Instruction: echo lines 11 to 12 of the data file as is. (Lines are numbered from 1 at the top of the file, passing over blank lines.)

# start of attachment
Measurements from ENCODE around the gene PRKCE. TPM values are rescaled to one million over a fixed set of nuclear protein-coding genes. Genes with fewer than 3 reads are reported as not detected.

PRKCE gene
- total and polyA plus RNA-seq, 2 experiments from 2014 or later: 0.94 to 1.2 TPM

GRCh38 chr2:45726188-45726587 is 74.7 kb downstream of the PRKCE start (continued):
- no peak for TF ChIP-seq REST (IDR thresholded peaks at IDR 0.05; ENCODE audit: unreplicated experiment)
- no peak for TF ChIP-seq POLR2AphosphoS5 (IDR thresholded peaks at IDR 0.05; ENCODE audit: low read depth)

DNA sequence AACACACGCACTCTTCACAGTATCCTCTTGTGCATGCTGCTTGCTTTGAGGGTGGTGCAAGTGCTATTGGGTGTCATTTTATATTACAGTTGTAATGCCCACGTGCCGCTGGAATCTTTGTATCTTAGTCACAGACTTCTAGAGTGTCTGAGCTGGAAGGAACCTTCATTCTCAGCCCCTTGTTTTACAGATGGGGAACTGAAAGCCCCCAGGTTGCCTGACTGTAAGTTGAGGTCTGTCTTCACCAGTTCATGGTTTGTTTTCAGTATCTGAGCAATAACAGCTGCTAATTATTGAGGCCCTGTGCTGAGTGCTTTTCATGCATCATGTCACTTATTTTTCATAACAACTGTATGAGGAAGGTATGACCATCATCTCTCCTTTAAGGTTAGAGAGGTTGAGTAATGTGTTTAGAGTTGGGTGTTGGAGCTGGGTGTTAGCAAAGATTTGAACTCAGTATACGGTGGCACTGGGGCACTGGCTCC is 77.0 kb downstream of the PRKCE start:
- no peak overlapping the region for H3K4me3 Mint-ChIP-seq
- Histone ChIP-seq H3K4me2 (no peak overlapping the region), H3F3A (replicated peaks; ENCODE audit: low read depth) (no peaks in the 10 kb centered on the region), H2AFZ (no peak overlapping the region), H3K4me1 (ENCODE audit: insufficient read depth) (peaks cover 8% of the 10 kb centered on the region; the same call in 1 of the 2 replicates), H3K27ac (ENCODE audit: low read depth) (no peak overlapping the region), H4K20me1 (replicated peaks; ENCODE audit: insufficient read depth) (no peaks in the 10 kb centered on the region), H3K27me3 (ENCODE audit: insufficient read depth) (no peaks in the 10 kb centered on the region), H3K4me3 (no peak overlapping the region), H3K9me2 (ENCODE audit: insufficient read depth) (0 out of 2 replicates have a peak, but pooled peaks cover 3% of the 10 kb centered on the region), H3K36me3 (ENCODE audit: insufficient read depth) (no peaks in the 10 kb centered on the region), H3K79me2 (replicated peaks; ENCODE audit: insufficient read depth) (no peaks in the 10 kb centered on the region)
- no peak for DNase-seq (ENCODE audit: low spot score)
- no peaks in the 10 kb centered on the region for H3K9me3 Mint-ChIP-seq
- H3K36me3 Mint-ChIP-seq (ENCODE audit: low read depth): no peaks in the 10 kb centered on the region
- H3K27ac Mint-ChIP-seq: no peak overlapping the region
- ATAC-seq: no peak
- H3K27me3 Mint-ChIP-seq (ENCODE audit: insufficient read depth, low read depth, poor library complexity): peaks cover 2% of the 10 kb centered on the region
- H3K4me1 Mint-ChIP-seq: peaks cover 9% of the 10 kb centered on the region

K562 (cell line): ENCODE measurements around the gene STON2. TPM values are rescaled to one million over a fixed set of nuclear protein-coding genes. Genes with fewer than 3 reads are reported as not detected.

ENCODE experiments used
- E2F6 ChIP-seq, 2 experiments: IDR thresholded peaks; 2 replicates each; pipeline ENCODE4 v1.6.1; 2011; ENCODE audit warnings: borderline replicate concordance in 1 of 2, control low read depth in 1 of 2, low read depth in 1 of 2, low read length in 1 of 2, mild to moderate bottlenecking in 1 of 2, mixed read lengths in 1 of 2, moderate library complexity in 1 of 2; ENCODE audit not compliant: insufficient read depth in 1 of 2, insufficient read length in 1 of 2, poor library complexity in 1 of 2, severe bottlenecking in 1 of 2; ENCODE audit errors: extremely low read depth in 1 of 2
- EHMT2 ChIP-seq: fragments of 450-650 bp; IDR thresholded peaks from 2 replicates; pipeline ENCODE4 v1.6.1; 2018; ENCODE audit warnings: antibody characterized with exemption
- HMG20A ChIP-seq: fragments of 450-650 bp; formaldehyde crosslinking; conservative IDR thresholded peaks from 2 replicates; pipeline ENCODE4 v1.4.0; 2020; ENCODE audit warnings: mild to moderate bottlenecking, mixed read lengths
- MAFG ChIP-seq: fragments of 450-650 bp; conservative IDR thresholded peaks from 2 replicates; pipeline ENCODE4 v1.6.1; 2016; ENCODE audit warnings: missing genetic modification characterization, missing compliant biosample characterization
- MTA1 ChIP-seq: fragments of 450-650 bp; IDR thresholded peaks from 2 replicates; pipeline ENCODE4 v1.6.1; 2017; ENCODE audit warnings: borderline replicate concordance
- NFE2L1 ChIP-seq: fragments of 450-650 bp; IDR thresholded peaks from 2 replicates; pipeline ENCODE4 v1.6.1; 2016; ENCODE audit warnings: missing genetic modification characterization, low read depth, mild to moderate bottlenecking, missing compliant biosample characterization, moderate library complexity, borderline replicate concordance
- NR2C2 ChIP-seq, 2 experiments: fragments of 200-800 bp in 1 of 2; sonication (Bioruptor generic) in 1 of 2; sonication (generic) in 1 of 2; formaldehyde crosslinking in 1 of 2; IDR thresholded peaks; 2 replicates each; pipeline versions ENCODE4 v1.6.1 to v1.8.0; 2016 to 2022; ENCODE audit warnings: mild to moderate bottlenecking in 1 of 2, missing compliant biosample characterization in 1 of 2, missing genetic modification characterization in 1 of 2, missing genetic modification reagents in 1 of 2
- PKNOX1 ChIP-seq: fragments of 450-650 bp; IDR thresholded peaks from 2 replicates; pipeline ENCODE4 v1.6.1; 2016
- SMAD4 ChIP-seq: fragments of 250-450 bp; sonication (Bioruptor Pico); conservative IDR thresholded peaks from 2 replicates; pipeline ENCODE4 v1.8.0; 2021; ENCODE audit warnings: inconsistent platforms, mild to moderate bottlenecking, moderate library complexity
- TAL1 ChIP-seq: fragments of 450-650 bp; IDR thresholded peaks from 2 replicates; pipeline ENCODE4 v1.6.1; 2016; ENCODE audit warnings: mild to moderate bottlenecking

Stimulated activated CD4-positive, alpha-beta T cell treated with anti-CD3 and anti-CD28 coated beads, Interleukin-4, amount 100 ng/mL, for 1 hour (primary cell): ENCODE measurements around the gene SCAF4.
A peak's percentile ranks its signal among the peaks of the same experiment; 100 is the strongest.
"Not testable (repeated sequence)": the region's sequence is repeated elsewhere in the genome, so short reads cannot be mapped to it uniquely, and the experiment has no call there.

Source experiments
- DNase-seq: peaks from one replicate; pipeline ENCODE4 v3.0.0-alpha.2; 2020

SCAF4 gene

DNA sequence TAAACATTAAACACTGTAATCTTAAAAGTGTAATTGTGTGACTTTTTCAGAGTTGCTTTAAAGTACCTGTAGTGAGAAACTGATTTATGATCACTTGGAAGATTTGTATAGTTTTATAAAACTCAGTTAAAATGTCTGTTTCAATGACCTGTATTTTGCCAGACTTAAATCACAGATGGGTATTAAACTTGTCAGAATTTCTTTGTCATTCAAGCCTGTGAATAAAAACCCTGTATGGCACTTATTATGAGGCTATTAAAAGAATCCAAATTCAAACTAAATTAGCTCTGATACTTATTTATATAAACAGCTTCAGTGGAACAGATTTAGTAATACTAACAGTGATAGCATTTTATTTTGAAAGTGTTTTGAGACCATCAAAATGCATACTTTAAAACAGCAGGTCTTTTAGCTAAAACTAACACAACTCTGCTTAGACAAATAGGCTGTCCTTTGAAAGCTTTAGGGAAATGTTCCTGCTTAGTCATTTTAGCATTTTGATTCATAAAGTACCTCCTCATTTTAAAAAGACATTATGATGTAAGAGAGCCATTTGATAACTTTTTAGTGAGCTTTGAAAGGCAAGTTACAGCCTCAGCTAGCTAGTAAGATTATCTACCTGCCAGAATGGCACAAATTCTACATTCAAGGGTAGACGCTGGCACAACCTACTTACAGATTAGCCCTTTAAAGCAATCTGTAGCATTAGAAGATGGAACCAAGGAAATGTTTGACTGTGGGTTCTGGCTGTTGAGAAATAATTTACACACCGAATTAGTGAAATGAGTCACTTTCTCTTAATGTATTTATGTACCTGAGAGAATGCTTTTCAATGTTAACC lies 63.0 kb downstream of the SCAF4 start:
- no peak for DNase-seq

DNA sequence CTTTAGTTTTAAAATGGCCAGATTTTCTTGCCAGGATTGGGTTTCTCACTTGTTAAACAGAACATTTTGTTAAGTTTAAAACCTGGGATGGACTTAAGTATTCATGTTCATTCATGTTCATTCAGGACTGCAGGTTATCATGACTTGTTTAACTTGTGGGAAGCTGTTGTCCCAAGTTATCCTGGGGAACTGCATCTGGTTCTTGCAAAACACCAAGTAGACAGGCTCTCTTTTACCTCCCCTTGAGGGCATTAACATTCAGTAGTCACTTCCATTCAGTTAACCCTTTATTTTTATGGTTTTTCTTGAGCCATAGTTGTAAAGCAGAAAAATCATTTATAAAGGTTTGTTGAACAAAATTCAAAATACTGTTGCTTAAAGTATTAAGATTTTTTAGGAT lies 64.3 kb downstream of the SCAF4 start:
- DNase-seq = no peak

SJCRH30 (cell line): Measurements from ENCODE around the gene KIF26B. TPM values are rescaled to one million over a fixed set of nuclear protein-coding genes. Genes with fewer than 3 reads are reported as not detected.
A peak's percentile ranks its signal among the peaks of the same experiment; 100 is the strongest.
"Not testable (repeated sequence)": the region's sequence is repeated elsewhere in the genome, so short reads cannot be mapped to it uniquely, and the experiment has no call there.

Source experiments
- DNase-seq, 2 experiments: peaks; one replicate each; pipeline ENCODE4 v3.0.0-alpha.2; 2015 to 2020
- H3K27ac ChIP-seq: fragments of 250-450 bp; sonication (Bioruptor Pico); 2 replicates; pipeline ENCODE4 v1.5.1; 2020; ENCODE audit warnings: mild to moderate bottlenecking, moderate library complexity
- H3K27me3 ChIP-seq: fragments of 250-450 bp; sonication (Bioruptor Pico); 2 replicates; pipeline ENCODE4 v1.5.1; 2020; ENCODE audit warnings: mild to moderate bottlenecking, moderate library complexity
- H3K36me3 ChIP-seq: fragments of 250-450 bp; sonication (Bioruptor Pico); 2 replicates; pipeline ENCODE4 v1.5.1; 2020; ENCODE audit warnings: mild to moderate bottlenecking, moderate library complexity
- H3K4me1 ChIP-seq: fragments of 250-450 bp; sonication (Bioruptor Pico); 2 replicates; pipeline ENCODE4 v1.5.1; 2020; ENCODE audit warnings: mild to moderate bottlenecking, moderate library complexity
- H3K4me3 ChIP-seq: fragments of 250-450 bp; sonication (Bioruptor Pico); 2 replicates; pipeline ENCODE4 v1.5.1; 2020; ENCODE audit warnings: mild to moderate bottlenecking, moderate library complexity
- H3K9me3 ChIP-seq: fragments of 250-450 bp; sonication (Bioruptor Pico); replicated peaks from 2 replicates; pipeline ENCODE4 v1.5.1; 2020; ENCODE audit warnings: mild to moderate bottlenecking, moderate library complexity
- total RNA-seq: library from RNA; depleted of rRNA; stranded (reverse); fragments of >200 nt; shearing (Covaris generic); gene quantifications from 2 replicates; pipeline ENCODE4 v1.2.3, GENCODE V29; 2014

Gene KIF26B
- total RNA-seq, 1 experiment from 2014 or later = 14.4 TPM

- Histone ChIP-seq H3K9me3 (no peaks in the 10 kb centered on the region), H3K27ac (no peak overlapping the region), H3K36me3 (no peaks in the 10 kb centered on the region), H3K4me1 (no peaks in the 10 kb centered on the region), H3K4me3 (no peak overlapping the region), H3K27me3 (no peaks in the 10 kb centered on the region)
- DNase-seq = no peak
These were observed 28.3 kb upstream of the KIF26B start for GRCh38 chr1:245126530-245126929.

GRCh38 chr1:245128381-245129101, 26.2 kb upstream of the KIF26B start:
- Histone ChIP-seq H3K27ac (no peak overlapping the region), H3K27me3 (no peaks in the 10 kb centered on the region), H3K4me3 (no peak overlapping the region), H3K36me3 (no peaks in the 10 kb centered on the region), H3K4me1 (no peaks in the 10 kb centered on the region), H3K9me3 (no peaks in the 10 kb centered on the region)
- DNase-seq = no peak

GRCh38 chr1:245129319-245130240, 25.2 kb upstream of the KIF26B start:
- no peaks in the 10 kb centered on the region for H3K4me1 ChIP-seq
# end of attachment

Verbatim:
- no peaks in the 10 kb centered on the region for H3K9me3 Mint-ChIP-seq
- H3K36me3 Mint-ChIP-seq (ENCODE audit: low read depth): no peaks in the 10 kb centered on the region